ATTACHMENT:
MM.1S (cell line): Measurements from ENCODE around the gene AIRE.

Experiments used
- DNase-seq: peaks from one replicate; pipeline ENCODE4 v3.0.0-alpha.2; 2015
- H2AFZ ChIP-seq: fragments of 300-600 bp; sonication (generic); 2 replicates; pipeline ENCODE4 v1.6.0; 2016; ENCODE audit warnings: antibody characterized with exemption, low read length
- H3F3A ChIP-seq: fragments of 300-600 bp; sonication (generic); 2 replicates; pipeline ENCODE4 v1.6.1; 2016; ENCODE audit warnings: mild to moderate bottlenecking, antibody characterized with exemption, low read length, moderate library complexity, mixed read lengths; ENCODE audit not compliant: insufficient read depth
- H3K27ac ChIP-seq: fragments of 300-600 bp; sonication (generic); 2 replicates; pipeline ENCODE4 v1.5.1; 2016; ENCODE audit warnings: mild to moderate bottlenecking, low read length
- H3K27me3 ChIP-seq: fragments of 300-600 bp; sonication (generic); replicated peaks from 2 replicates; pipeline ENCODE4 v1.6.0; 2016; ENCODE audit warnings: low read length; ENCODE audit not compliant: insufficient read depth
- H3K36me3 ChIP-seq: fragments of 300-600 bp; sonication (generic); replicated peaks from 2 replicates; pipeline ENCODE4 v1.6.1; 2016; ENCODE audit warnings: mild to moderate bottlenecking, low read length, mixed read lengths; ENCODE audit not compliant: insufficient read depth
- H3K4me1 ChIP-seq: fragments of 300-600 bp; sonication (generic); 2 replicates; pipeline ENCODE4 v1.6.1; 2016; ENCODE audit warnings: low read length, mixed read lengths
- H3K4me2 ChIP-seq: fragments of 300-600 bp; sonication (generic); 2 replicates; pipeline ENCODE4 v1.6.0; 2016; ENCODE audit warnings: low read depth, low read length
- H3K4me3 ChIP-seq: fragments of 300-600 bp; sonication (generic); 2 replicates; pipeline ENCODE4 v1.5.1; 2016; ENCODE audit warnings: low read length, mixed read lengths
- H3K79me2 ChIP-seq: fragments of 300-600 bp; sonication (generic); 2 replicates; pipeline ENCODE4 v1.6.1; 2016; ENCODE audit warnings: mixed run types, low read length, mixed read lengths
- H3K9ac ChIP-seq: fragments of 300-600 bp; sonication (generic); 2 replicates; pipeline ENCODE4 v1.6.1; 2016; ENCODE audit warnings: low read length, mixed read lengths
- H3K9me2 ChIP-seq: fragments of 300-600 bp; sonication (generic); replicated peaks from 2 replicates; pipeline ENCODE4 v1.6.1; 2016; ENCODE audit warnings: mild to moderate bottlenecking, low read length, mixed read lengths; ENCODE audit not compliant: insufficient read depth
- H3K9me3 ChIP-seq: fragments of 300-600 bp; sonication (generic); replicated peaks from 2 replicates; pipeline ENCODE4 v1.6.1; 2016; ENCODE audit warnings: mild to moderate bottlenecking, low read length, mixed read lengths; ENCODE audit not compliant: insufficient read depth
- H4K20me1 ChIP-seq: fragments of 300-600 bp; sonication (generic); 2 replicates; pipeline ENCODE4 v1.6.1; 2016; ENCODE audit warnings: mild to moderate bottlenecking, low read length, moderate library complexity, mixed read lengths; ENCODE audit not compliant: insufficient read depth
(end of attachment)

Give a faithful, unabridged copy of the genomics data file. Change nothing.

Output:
MM.1S (cell line): Measurements from ENCODE around the gene AIRE.

Experiments used
- DNase-seq: peaks from one replicate; pipeline ENCODE4 v3.0.0-alpha.2; 2015
- H2AFZ ChIP-seq: fragments of 300-600 bp; sonication (generic); 2 replicates; pipeline ENCODE4 v1.6.0; 2016; ENCODE audit warnings: antibody characterized with exemption, low read length
- H3F3A ChIP-seq: fragments of 300-600 bp; sonication (generic); 2 replicates; pipeline ENCODE4 v1.6.1; 2016; ENCODE audit warnings: mild to moderate bottlenecking, antibody characterized with exemption, low read length, moderate library complexity, mixed read lengths; ENCODE audit not compliant: insufficient read depth
- H3K27ac ChIP-seq: fragments of 300-600 bp; sonication (generic); 2 replicates; pipeline ENCODE4 v1.5.1; 2016; ENCODE audit warnings: mild to moderate bottlenecking, low read length
- H3K27me3 ChIP-seq: fragments of 300-600 bp; sonication (generic); replicated peaks from 2 replicates; pipeline ENCODE4 v1.6.0; 2016; ENCODE audit warnings: low read length; ENCODE audit not compliant: insufficient read depth
- H3K36me3 ChIP-seq: fragments of 300-600 bp; sonication (generic); replicated peaks from 2 replicates; pipeline ENCODE4 v1.6.1; 2016; ENCODE audit warnings: mild to moderate bottlenecking, low read length, mixed read lengths; ENCODE audit not compliant: insufficient read depth
- H3K4me1 ChIP-seq: fragments of 300-600 bp; sonication (generic); 2 replicates; pipeline ENCODE4 v1.6.1; 2016; ENCODE audit warnings: low read length, mixed read lengths
- H3K4me2 ChIP-seq: fragments of 300-600 bp; sonication (generic); 2 replicates; pipeline ENCODE4 v1.6.0; 2016; ENCODE audit warnings: low read depth, low read length
- H3K4me3 ChIP-seq: fragments of 300-600 bp; sonication (generic); 2 replicates; pipeline ENCODE4 v1.5.1; 2016; ENCODE audit warnings: low read length, mixed read lengths
- H3K79me2 ChIP-seq: fragments of 300-600 bp; sonication (generic); 2 replicates; pipeline ENCODE4 v1.6.1; 2016; ENCODE audit warnings: mixed run types, low read length, mixed read lengths
- H3K9ac ChIP-seq: fragments of 300-600 bp; sonication (generic); 2 replicates; pipeline ENCODE4 v1.6.1; 2016; ENCODE audit warnings: low read length, mixed read lengths
- H3K9me2 ChIP-seq: fragments of 300-600 bp; sonication (generic); replicated peaks from 2 replicates; pipeline ENCODE4 v1.6.1; 2016; ENCODE audit warnings: mild to moderate bottlenecking, low read length, mixed read lengths; ENCODE audit not compliant: insufficient read depth
- H3K9me3 ChIP-seq: fragments of 300-600 bp; sonication (generic); replicated peaks from 2 replicates; pipeline ENCODE4 v1.6.1; 2016; ENCODE audit warnings: mild to moderate bottlenecking, low read length, mixed read lengths; ENCODE audit not compliant: insufficient read depth
- H4K20me1 ChIP-seq: fragments of 300-600 bp; sonication (generic); 2 replicates; pipeline ENCODE4 v1.6.1; 2016; ENCODE audit warnings: mild to moderate bottlenecking, low read length, moderate library complexity, mixed read lengths; ENCODE audit not compliant: insufficient read depth